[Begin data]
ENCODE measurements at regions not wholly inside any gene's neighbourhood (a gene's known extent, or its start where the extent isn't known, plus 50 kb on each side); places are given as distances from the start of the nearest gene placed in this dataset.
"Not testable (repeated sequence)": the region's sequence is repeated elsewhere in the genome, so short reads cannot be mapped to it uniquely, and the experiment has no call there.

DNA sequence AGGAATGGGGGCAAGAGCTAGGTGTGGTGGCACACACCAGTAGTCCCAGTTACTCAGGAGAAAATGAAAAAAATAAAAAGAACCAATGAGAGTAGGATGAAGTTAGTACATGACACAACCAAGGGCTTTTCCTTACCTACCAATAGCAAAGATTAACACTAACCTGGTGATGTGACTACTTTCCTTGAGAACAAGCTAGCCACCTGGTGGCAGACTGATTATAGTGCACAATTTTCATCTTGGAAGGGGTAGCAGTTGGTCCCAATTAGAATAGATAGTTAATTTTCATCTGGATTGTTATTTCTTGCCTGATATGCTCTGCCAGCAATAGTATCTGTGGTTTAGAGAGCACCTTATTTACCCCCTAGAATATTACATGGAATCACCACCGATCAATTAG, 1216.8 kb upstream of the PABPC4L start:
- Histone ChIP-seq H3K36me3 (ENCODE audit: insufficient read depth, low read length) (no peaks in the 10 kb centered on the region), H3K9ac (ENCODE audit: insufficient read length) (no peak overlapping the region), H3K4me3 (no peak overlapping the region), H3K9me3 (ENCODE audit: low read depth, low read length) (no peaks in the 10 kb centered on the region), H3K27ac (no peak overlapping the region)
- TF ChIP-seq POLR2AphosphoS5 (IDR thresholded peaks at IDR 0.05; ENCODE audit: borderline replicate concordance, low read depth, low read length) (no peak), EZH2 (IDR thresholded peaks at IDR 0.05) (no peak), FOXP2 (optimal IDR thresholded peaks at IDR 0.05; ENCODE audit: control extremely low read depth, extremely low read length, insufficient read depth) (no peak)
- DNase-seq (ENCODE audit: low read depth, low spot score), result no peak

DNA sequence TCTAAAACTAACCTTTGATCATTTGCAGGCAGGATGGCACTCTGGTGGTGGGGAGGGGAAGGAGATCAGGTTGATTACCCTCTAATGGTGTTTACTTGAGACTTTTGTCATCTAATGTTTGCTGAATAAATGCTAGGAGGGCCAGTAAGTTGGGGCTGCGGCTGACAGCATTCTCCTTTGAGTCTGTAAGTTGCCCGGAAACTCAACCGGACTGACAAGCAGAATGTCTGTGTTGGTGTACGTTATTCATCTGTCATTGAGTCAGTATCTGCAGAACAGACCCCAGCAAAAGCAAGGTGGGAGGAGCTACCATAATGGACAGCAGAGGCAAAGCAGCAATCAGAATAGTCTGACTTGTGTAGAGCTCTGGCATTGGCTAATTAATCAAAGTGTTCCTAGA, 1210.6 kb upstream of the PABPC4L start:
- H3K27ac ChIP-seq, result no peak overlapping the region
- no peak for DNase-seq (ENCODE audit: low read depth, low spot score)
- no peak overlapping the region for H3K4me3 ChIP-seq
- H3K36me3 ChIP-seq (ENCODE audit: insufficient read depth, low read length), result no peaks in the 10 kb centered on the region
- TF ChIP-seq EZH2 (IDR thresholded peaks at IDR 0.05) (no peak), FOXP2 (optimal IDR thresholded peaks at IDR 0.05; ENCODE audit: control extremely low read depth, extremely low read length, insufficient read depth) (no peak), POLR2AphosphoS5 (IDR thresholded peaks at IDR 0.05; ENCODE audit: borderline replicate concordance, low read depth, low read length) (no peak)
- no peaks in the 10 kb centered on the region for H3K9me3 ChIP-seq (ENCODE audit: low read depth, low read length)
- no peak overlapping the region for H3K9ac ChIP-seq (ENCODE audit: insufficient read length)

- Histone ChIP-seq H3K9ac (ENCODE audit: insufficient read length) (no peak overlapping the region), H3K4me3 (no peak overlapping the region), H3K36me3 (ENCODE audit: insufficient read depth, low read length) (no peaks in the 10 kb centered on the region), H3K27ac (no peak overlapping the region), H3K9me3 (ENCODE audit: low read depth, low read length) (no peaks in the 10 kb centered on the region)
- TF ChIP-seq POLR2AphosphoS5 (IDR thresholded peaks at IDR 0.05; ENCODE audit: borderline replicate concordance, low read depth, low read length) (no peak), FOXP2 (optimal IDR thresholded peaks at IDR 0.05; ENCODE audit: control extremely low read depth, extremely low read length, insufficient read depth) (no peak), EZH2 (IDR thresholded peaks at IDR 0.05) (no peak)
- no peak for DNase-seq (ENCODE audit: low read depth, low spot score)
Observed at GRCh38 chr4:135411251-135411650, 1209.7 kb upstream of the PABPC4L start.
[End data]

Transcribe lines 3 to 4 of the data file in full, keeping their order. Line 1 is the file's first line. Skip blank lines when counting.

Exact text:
DNA sequence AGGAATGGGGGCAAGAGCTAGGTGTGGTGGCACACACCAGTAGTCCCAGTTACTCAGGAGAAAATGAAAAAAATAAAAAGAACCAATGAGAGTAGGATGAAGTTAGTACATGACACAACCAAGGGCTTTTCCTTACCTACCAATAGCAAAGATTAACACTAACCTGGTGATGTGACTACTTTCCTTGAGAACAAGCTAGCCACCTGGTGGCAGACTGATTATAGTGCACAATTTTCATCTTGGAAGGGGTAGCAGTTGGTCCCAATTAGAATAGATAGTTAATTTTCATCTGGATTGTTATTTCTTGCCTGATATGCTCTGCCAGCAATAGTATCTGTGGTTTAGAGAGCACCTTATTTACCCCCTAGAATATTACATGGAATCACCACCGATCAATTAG, 1216.8 kb upstream of the PABPC4L start:
- Histone ChIP-seq H3K36me3 (ENCODE audit: insufficient read depth, low read length) (no peaks in the 10 kb centered on the region), H3K9ac (ENCODE audit: insufficient read length) (no peak overlapping the region), H3K4me3 (no peak overlapping the region), H3K9me3 (ENCODE audit: low read depth, low read length) (no peaks in the 10 kb centered on the region), H3K27ac (no peak overlapping the region)